Who let the dogs out? Quite a lot of people, it would appear. There seems to have been a massive increase in dog attacks in the last few months in both Ireland and the UK and it’s genuinely concerning.
The most recent Irish example of a dog attack is currently before the courts, so it can’t be commented upon, but some of the ones in the UK have been absolutely horrific.
An elderly lady in Lincolnshire was savaged by some pit bulls, with all the horrible injures that you would expect from such an ordeal. A boy of just eight was attacked by a loose dog off the leash and has been left with life-changing injuries. The owner apparently mumbled some sort of apology before dragging the dog away and refused to give his name to the distraught family.
It wasn’t the first time something like this has happened and it won’t be the last. Plenty of Irish observers have blamed lockdown for the current spike in dog attacks.
Certainly, it’s true that many people picked up a pooch when they found themselves stuck at home and it’s equally true that many of them simply don’t know how to control their pet.
While that may well be a factor in the current issue, it doesn’t tell the full story. After all, between 2016 and 2021, which are the most recent records, a whopping 1,700 attacks on humans by dogs were recorded in this country.
Wexford, for some bizarre reason, seemed to be the place where you were most likely to bitten by a cantankerous canine, but every county in the country saw an increase in attacks. Why?
Well, the answer is simple, but the solution is intractable – because it involves human folly and laziness when it comes to properly training and controlling their pet.
They don’t seem to care about other people and they certainly don’t seem to recognise the fact that some people are deeply afraid of dogs. Even though I was bitten a couple of times when I was a kid, I always presumed it was my fault – which it was.
But I learned some important lessons. It’s true that you should let sleeping dogs lie and never startle them by trying to wake them up with a cuddle. If a dog is eating, leave it alone because it will just think you’re trying to take its food.
As regular readers may know, I’m both a dog owner and a dog lover.
I got my first dog when I was seven and I’ve always adored them. Since my first mutt, my beloved black labrador, Sheba – who lived for 15 years and I still miss her and dream about her – any dog that has been under my care has slept on my bed and was treated to the best of food, given regular walks and trained how to behave.
Sadly, that basic duty of care seems to be simply anathema to many owners, who now seem to view large dogs as some sort of weird status symbol and also a handy way of intimidating other people.
There’s been a lot of talk about the dangers of restricted breeds such as pit bulls, but ultimately the real danger comes from the feckless owners who refuse to take any civic responsibility when it comes to controlling their animal.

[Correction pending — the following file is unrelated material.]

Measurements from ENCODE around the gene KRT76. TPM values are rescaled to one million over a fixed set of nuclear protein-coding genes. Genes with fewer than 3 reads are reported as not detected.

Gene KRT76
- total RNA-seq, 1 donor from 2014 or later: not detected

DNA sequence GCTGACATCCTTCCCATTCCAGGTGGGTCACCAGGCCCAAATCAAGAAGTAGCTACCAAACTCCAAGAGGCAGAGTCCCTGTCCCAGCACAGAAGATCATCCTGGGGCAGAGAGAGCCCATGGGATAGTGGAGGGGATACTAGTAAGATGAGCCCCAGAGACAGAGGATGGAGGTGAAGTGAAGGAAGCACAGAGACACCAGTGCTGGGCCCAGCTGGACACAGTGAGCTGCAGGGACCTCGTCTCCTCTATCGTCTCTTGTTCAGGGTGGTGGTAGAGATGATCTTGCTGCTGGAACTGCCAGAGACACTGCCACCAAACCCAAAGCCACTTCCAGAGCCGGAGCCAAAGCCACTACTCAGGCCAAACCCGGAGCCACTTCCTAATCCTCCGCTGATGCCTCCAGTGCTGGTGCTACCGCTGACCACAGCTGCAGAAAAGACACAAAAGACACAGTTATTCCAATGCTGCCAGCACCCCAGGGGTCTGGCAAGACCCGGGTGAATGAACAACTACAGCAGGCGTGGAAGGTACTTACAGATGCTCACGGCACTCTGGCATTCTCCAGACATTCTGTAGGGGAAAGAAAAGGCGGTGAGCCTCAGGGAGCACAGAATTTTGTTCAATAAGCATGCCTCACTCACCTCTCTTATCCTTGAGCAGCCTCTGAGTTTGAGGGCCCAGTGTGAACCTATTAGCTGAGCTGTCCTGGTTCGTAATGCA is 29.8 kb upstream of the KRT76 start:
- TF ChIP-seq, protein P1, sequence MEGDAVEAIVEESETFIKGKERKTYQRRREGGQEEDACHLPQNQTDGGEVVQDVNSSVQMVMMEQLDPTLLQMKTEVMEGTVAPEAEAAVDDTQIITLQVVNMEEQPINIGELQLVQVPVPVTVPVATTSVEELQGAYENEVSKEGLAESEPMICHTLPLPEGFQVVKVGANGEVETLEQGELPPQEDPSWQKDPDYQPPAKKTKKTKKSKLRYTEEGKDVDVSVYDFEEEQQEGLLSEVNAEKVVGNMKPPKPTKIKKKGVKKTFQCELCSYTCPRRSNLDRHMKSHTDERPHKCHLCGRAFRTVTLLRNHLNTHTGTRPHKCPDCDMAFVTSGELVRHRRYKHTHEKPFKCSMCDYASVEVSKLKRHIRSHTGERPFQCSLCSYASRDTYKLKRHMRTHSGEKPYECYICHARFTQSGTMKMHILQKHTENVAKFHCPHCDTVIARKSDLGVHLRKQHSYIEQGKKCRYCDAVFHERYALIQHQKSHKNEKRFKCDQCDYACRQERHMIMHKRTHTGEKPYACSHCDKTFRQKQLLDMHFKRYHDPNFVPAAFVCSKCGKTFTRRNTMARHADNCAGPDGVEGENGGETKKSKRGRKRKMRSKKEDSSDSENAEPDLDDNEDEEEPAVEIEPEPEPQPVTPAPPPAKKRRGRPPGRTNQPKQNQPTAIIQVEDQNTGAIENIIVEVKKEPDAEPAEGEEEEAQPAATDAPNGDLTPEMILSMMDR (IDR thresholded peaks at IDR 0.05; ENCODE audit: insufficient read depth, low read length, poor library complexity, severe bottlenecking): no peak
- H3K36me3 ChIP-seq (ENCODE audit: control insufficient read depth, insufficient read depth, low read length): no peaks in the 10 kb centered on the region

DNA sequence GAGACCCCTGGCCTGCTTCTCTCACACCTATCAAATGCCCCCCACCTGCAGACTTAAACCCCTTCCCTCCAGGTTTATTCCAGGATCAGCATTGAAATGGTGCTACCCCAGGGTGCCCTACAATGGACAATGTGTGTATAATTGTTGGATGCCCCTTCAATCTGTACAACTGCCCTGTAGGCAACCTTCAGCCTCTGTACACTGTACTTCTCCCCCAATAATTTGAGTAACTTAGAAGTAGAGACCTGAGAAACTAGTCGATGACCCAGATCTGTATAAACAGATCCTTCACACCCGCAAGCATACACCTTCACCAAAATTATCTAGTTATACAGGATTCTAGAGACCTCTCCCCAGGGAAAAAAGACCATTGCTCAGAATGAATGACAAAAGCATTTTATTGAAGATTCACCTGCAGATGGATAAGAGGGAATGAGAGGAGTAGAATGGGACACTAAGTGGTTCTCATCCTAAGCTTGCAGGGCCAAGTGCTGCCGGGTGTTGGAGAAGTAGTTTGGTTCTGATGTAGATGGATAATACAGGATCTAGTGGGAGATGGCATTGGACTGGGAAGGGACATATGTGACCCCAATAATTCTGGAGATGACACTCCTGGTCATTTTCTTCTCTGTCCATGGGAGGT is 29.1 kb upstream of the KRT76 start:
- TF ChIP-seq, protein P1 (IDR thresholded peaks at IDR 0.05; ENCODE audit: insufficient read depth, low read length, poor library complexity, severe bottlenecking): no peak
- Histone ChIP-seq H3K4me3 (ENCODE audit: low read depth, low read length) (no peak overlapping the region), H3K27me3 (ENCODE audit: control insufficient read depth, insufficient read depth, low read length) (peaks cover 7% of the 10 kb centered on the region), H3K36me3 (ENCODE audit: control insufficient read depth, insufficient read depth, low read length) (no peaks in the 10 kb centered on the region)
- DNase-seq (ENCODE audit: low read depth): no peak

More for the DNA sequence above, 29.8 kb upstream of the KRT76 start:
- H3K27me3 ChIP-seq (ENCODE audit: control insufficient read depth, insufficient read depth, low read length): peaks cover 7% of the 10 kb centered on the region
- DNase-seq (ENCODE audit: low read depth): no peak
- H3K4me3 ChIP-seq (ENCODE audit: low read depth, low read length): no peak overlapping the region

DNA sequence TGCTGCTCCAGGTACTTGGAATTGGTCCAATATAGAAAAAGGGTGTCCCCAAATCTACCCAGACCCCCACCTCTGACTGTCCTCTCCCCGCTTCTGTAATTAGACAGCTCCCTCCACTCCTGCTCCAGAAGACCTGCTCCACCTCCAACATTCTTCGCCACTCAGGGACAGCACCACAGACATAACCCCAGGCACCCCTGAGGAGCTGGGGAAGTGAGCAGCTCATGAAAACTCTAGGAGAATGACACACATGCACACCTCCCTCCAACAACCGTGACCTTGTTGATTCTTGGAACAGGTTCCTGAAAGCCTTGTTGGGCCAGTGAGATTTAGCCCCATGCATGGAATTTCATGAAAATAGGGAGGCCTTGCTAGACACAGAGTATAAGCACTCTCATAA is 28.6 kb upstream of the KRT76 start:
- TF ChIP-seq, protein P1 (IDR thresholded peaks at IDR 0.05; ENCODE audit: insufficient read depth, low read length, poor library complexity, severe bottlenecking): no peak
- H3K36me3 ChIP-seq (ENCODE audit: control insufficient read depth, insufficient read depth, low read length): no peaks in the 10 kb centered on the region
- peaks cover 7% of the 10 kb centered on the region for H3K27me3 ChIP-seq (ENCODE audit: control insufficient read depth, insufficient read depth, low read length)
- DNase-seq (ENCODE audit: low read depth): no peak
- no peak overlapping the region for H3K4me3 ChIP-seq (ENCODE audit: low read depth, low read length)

Taoiseach Micheál Martin recently addressed the Dáil (there is further discussion planned for later this week) and said that he couldn’t see the point of people owning supposedly ‘dangerous’ breeds.
He has a point, but it’s deeply unfair to demonise all large dogs. I’m always wary of large dogs when I’m out walking my pair of small rescue dogs, but my first instinct is to look at the owner rather than the dog.
That’s because you can tell a lot about the dog from the demeanour of their human companion. I’m not ashamed to say that there have been a few occasions when I’ve swiftly turned in the opposite direction because I could sense an air of menace. Maybe that’s unfair.
I also remember the time when I had to kick a dog as hard as I could when it went after my pair in a remarkably aggressive fashion. And I never want to kick a dog. Frankly, I would rather have kicked the owner, but he scarpered as soon he saw the attack take place.
On the other hand, there’s a couple of large rottweilers that I occasionally encounter on my wanderings and the greatest danger these imposing-looking beasts pose is that they might lick you to death.
They don’t seem to realise their own size and still behave like puppies who are just delighted to meet a stranger who might even give them a little treat.
The vet Pete Wedderburn was entirely correct when he said that we don’t need new laws regarding dogs. We just need to enforce the ones that have been on the books since the 1990s.
These laws are clear and concise. Of the 10 ‘dangerous’ breeds, they must be muzzled at all times in a public place. They should never be walked by anyone under the age of 16 who might not be able to control them and all dogs should be microchipped, so they can be identified quickly.
Yet, when it comes to some dog owners, it seems common sense is in short supply. Apart from common sense, it often seems that there’s also a desperate shortage of manners from some owners. We see that in the amount of doggy poop that so many owners are happy to leave in their wake.
Who doesn’t carry some pooper scoopers with them to clean up the mess?
Stepping in dog poo is an irritant for many of us, but I have a friend in a wheelchair who says it’s the bane of his life and you can’t blame him. I can understand his fury when he realises that he has just wheeled over a large pile of dog poop and then has to clean it up before he can go into his house.
There’s obviously a lot to be said for training our dogs to behave in an appropriate manner. But maybe it’s time we started to think about training some of the owners as well.
There’s also another point when it comes to enforcement – do dog wardens actually exist or are they just a figment of our imagination? Are they like leprechauns?